Reporting protocols designed by pathologists for pathologists are among the most valuable CAP member benefits. Templates that record pathologic findings in uniform ways can drive substantial improvements in the quality of care that patients receive. They can also build the credibility and influence of the specialty within the wider health care system.
The February 2020 release of the updated Cancer Protocols, Biomarker Reporting Templates, and electronic Cancer Checklists (eCCs) also included an all-new Reporting Protocol for the Examination of Gross Autopsy of Adult Decedents.
These tools cast a wide net, enabling rapid, clear, and precise laboratory information sharing across the continuum of care. The CAP library of services, partnerships, and educational offerings is growing geometrically to keep pace with increased incidence of cancer and rapidly emerging targeted therapies for diagnosis and management.
Members (volunteer subject matter experts who are community pathologists, academic pathologists, and subspecialists) and staff manage the Cancer Protocols and eCCs. Cancer Committee Chair Joseph D. Khoury, MD, FCAP, says the advent of personalized medicine and targeted therapies has underscored the collective responsibility of pathologists for creating and maintaining succinct, robust cancer data at the clinical and biological levels. As the pace picks up and discoveries multiply, cancer reporting will need to be ever more portable and complete, Dr. Khoury says, to protect the quality of patient care.
Pathologists and staff collaborate on the protocols with a growing cadre of partners whose expertise continually sharpens their value. Members of the CAP House of Delegates, who also review the templates, create another layer of credibility, bringing the insights of pathologists in every practice setting.
The current release features updates to 47 CAP Cancer Protocols and 86 eCC templates. The updates incorporate new standards from such collaborators as the World Health Organization (WHO), International Federation of Gynecology and Obstetrics, American Society of Clinical Oncologists (ASCO), American Joint Committee on Cancer, and American College of Surgeons Commission on Cancer, as well as edits based on feedback from end users. Substantive changes in this release include those prompted by an ASCO/CAP update to the guideline on estrogen and progesterone receptor testing in breast cancer related to low-positive estrogen receptor status. The 2019 WHO histologic type updates that affect protocols for breast and gastrointestinal tumors prompted additional significant edits.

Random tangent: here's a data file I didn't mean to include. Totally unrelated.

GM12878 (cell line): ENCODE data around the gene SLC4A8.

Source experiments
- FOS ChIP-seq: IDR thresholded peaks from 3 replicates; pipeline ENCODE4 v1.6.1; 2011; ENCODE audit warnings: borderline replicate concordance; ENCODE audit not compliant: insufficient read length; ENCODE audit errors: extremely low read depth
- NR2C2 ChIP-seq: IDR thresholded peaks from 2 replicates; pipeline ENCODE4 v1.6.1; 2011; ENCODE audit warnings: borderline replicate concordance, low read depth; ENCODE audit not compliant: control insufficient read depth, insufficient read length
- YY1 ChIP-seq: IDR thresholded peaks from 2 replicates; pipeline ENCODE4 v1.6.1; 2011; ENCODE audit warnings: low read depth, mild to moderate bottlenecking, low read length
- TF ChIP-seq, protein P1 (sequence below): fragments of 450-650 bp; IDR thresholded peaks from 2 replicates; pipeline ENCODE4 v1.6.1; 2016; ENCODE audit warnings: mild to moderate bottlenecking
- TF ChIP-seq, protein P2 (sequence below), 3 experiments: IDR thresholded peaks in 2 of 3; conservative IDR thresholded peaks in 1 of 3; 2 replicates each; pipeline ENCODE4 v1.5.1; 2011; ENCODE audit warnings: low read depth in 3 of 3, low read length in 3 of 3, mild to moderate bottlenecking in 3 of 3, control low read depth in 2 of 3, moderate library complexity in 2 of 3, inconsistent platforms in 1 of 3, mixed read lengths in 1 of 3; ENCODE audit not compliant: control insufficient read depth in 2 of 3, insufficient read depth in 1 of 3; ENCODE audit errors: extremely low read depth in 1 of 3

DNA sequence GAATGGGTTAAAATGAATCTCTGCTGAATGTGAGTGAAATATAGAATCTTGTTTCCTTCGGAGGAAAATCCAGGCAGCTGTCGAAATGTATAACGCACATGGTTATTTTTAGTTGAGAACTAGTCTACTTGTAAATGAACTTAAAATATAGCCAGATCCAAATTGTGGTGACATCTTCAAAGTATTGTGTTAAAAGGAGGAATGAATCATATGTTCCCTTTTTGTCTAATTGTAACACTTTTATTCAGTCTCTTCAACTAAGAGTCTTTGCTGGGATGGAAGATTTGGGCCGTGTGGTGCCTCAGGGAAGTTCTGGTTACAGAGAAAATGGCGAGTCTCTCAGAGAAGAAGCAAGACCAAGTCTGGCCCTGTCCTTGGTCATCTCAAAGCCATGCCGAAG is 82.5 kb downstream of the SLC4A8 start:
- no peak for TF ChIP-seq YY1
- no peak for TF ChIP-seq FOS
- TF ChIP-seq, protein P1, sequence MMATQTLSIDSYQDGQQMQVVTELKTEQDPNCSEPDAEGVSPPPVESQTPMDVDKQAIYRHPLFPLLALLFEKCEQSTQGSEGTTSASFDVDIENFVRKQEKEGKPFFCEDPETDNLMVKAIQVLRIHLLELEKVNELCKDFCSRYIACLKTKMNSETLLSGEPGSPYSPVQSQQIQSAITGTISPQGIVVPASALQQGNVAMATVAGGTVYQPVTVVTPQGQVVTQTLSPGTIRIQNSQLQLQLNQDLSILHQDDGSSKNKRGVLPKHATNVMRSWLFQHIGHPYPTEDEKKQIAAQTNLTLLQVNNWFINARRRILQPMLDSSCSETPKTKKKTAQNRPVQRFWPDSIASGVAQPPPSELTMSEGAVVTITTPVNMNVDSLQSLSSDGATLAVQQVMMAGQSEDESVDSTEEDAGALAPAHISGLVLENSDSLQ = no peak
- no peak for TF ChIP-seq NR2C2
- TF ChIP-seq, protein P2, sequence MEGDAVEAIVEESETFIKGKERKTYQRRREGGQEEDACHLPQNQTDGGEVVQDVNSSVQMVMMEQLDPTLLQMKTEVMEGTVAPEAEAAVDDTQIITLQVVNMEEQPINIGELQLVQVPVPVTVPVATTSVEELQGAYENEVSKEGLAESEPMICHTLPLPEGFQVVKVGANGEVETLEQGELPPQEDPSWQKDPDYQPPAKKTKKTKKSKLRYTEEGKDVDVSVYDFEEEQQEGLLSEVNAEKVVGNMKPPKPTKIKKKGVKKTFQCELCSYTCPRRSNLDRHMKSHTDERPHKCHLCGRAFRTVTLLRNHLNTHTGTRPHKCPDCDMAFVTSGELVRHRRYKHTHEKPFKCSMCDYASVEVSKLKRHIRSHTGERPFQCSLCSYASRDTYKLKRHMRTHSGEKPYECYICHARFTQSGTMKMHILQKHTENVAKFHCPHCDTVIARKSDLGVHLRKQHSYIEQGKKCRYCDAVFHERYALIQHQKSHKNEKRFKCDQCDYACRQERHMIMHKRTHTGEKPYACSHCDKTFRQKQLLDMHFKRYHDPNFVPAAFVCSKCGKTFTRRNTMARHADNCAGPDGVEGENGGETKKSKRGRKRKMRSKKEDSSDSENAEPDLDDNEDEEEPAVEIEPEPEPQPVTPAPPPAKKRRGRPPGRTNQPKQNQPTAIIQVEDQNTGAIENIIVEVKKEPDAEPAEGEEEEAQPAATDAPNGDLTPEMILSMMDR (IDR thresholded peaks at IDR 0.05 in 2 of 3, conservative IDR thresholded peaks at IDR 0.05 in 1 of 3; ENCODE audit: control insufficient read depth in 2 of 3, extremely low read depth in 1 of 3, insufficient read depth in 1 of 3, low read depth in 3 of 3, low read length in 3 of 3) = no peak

A growing number of pathologists subscribe to the companion eCCs, which are formatted for incorporation into pathologists’ laboratory information system (LIS) workflow, in addition to facilitating structured data capture. The Pathology Electronic Reporting (PERT) Committee, chaired by Mary E. Edgerton, MD, PhD, FCAP, oversees and manages eCC development and implementation. PERT members work closely with the Cancer Committee to create eCCs that meet content-specific requirements while ensuring that both pathologists and downstream users can readily apply them. The CAP works closely with vendors to ensure that the eCCs interface smoothly with LIS software.
As Dr. Edgerton puts it, the eCCs are tailored to mirror the pathologist’s methodology while meeting downstream patient-management needs of surgeons and oncologists. The pathologist has an intake process, she says; the surgeon has an out-take process. An eCC should enable ease of use on both ends while enabling real-time, accurate record-keeping.
Finally, a few words about the new adult autopsy protocol. Former Autopsy Committee Chair Jody E. Hooper, MD, FCAP, explains that the climb got steeper when they surveyed pathology training programs and learned that every institution had its own approach. That sealed the case for developing a rigorous autopsy reporting template suited to hospital use. The autopsy is a powerful learning tool, Dr. Hooper says, and the learning is not necessarily about encountering something unexpected but also about delineating a disease and understanding what it does.
“If I do an autopsy of a cancer patient,” Dr. Hooper says, “I am looking to determine what kinds of infections they had, the effect of their treatment, why they died today as opposed to next week” — concerns directly tied to the care of future patients. “Having a template for grossing does not mean the death of description,” Dr. Hooper adds, “It means bringing the immediacy back. And this is a tool that’s going to evolve.”
In coordination with the Autopsy Committee, the PERT Committee is also evaluating an electronic version of the adult autopsy protocol that would function like the eCCs within the LIS workflow. Further interest in this work can be discussed with the committee staff at firstname.lastname@example.org.